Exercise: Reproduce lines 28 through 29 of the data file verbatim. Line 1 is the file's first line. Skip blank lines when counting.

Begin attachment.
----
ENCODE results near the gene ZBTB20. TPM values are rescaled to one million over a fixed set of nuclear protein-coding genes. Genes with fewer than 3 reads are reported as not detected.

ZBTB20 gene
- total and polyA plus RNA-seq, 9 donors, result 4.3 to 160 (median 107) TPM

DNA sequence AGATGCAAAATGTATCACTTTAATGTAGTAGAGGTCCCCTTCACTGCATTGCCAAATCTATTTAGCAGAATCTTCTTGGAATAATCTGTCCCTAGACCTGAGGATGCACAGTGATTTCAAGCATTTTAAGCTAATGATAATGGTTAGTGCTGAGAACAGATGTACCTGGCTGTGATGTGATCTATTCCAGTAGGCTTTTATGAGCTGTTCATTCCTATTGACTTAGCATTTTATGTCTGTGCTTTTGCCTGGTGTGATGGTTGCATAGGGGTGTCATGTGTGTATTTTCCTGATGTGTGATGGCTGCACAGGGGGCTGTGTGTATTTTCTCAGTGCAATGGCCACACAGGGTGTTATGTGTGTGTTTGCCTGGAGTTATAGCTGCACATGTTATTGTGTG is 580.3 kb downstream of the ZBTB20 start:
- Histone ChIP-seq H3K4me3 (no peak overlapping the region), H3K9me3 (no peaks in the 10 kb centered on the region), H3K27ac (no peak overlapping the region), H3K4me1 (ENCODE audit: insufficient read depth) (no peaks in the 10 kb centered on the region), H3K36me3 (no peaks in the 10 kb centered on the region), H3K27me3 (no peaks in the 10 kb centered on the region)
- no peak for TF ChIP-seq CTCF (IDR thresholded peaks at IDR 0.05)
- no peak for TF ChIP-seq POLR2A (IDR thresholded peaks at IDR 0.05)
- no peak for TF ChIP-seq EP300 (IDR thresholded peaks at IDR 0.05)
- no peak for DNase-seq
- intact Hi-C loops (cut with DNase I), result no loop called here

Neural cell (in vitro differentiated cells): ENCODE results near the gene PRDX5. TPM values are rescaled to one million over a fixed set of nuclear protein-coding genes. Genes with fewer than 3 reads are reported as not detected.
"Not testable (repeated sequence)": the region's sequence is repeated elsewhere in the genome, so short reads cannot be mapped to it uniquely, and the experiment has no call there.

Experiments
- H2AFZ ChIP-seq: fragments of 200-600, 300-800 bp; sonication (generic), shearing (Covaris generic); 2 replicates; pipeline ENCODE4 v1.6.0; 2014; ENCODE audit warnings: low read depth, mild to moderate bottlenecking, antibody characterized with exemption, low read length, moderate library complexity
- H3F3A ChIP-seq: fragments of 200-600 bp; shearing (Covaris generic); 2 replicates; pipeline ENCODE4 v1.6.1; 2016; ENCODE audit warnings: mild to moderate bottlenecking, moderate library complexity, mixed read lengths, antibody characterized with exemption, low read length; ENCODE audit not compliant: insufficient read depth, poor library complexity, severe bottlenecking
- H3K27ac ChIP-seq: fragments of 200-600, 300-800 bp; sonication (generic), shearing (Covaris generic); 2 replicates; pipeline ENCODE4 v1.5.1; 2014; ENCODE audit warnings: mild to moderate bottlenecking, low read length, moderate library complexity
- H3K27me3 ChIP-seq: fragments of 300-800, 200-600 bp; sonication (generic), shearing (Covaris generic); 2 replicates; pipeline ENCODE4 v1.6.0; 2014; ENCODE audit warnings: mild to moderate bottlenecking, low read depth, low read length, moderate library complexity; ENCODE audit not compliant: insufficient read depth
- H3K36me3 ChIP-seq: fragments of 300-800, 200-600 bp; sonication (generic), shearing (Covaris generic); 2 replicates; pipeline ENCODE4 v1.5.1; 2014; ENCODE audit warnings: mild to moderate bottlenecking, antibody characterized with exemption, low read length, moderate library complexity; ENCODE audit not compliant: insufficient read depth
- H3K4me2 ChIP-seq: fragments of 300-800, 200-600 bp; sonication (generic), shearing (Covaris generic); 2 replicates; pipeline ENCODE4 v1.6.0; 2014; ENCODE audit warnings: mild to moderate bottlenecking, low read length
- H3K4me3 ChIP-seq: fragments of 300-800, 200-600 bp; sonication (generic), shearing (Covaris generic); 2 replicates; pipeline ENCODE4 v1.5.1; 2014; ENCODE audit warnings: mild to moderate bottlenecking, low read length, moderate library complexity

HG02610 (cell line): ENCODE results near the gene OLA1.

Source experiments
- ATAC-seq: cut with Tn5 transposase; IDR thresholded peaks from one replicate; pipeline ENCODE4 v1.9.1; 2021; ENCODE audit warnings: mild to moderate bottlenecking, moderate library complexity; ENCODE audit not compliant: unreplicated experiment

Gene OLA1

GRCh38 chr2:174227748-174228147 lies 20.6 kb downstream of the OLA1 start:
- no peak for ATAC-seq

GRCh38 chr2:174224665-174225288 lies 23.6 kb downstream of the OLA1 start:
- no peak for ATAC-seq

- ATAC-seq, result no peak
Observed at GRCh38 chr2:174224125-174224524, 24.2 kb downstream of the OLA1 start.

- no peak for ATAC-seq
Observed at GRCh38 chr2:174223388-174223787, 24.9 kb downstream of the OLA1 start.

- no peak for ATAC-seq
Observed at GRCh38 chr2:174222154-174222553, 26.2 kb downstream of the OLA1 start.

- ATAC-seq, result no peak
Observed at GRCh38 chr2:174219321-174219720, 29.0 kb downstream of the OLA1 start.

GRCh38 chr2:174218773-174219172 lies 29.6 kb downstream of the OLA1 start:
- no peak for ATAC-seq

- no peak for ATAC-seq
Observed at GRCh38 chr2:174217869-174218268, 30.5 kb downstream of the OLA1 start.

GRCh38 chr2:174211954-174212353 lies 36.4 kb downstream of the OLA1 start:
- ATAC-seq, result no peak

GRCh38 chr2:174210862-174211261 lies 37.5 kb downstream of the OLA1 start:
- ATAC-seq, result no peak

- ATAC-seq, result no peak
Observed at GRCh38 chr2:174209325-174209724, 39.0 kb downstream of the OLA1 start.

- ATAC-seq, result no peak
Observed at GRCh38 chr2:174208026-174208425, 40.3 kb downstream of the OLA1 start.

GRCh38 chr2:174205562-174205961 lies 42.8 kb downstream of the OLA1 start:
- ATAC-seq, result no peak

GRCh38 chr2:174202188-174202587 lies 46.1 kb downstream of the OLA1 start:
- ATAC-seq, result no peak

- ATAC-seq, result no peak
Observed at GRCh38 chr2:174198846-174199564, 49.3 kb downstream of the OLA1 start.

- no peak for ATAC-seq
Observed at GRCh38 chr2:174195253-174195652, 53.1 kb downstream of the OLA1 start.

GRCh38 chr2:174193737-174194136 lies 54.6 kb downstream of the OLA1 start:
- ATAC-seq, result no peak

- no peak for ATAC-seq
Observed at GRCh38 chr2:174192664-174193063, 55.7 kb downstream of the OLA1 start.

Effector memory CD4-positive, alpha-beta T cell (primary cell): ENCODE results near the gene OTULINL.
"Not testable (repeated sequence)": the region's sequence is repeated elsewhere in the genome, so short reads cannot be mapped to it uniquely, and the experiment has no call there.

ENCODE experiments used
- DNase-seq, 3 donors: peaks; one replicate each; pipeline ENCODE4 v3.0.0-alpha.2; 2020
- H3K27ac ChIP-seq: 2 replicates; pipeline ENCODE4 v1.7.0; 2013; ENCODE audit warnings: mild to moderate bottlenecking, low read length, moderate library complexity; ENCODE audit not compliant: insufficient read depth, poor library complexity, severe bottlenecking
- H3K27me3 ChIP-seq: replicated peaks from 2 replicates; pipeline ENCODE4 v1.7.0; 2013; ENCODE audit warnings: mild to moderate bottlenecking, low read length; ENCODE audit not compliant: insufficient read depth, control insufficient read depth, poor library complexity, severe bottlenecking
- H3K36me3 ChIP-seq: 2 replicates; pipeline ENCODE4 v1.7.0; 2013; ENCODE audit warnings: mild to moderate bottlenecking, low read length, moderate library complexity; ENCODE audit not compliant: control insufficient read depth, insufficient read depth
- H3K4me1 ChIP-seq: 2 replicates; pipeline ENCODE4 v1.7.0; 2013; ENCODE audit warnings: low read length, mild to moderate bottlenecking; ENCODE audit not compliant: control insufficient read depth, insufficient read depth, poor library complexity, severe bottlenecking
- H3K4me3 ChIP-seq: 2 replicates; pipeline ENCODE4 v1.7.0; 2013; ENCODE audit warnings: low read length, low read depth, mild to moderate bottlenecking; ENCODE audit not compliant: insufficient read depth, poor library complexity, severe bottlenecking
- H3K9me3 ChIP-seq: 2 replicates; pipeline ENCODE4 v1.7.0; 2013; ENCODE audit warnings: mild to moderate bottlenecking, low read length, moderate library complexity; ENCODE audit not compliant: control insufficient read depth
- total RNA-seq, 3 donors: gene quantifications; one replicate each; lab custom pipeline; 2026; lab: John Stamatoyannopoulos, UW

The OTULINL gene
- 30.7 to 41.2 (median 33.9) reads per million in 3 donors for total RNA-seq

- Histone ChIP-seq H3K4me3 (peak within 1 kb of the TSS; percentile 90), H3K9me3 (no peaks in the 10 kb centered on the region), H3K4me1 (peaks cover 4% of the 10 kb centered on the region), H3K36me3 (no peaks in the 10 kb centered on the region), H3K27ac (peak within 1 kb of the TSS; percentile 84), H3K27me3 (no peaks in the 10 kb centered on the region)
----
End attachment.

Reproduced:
- no peak for ATAC-seq

- ATAC-seq, result no peak